The Islamic Republic is already subject to a wide array of sanctions, including Treasury Department terrorism-related sanctions against the IRGC; its oil exports have plummeted since the Trump administration withdrew from the Iran nuclear deal last year; its economy, which was mismanaged and unhealthy even before then, has suffered further.
The U.S. has considered Iran a state sponsor of terrorism since 1984, a designation that also involves sanctions.
The IRGC, however, is the body driving many destabilizing regional activities that the Trump administration has declared must cease, through its support for regional proxies such as Hezbollah and its involvement in terrorist schemes further afield—including what the U.S. called an attempted plot to assassinate the Saudi ambassador in Washington in 2011.
The United States holds the IRGC responsible for the deaths of nearly 260 Americans, and dozens of their local and international allies, in separate bombings at the Marine barracks in Beirut in 1983 and the U.S. Embassy annex there in 1984.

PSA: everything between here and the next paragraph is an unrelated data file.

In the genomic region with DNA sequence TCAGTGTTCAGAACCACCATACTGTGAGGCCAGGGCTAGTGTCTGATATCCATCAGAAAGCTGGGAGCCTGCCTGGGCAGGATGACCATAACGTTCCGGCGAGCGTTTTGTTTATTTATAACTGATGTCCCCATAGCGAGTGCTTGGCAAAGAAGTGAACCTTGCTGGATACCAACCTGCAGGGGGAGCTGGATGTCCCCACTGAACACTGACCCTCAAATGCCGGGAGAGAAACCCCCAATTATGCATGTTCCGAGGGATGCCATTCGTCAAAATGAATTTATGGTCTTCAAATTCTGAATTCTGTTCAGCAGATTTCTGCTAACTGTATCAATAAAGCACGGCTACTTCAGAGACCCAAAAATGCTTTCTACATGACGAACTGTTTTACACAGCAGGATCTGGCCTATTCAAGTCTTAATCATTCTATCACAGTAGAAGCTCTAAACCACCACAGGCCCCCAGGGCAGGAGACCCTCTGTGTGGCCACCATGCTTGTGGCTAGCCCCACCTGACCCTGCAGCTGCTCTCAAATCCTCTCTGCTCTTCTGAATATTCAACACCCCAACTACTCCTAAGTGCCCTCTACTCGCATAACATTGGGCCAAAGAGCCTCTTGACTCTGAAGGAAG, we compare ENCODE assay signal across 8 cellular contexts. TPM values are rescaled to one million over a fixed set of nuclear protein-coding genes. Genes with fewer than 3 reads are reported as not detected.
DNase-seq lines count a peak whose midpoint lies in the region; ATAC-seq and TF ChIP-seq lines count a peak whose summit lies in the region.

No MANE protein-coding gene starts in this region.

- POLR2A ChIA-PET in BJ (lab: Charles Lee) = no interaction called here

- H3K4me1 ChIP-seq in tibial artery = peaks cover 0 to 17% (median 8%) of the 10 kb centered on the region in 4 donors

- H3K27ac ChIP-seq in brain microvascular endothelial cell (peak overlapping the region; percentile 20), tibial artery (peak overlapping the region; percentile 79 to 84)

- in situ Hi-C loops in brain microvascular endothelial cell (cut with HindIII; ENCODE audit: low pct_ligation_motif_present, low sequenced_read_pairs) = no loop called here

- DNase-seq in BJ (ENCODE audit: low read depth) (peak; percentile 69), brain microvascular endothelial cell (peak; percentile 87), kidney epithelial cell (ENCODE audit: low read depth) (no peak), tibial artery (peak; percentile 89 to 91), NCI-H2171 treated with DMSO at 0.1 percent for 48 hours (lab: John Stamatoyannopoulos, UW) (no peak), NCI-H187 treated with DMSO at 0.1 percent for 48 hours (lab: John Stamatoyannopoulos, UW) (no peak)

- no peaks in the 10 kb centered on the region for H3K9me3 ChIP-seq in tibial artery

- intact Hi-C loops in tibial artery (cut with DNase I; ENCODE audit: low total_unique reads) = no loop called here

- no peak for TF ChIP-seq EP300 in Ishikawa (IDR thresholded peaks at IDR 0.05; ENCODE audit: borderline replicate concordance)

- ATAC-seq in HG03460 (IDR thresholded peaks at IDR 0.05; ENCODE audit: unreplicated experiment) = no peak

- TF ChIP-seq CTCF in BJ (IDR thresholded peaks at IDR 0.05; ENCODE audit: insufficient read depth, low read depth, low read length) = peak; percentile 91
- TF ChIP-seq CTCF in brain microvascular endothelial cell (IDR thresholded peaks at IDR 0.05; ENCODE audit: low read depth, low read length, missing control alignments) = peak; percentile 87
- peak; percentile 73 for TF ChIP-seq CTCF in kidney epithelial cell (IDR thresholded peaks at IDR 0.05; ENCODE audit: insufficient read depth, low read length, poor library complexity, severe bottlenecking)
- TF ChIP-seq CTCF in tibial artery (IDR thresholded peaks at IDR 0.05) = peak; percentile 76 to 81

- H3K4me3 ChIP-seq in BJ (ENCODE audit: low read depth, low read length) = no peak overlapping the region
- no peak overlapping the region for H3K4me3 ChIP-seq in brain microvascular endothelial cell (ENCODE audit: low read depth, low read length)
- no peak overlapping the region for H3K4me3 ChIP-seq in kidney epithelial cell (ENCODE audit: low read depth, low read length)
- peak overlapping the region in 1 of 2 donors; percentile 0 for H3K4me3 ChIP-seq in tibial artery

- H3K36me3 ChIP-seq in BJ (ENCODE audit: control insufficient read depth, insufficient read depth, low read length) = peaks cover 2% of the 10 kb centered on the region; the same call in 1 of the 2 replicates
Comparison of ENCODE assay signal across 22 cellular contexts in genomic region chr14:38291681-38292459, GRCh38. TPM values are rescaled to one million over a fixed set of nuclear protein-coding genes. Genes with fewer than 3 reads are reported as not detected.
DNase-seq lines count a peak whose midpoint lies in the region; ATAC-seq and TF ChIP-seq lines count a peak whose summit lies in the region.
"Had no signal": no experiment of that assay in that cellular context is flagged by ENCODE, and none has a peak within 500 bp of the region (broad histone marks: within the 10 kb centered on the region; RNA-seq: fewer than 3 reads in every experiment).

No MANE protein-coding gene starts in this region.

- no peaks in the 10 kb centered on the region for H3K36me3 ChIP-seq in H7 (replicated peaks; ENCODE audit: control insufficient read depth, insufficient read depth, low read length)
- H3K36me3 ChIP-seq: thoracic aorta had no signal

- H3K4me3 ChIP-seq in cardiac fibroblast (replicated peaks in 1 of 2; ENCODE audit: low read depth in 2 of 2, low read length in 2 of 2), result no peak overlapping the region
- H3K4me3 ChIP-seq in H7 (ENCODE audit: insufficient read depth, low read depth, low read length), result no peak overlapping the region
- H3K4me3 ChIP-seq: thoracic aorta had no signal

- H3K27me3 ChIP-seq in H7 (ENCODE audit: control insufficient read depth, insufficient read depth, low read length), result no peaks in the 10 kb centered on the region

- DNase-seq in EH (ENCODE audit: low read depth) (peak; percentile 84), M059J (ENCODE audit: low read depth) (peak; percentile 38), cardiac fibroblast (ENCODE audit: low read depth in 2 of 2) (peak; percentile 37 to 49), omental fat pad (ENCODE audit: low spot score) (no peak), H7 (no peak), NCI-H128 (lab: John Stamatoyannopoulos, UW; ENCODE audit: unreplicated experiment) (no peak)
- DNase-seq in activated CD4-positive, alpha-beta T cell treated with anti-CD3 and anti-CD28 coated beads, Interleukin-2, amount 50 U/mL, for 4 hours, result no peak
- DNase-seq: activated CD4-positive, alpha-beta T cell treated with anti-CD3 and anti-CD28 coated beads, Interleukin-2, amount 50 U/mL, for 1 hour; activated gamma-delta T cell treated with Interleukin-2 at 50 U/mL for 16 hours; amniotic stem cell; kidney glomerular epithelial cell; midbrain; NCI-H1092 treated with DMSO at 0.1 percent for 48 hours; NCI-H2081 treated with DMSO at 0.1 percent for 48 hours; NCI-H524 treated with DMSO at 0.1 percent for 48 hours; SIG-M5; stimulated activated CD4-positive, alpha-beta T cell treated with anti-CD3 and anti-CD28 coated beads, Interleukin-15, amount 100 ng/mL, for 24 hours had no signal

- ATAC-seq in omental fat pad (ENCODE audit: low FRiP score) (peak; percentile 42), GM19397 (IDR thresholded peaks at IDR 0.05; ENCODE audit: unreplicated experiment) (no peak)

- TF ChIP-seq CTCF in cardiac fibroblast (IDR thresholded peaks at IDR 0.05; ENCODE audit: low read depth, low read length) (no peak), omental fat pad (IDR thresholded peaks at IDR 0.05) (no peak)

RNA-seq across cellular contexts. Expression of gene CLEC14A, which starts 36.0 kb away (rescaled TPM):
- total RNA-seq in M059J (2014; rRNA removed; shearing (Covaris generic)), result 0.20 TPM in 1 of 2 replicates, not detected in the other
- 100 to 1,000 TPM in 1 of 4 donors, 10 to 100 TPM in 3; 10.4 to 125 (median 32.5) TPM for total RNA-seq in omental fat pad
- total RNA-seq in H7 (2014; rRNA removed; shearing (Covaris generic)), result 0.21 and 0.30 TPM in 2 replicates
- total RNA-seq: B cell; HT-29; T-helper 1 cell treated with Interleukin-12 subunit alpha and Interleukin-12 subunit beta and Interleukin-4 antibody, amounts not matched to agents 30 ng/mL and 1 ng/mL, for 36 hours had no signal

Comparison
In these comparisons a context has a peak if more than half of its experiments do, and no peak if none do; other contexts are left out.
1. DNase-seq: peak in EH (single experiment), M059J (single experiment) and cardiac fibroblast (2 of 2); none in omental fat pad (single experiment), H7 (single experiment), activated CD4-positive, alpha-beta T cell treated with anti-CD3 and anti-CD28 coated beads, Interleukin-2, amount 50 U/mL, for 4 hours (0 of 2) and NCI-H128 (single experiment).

The hope is that the designation will make it even harder for other countries to do business with the Islamic Republic, tightening the noose still further after repeated rounds of sanctions.
For the first time, the United States is designating a part of another government as a terrorist organization, targeting Iran’s Revolutionary Guards (IRGC), which is the Islamic Republic’s most powerful security organization.
“This unprecedented step, led by the Department of State, recognizes the reality that Iran is not only a State Sponsor of Terrorism, but that the IRGC actively participates in, finances, and promotes terrorism as a tool of statecraft,” President Donald Trump declared in a statement.
“The IRGC is the Iranian government’s primary means of directing and implementing its global terrorist campaign.”
The Bank estimates that officially recorded annual remittance flows to low- and middle-income countries reached $529 billion in 2018, an increase of 9.6 percent over the previous record high of $483 billion in 2017.
Global remittances, which include flows to high-income countries, reached $689 billion in 2018, up from $633 billion in 2017.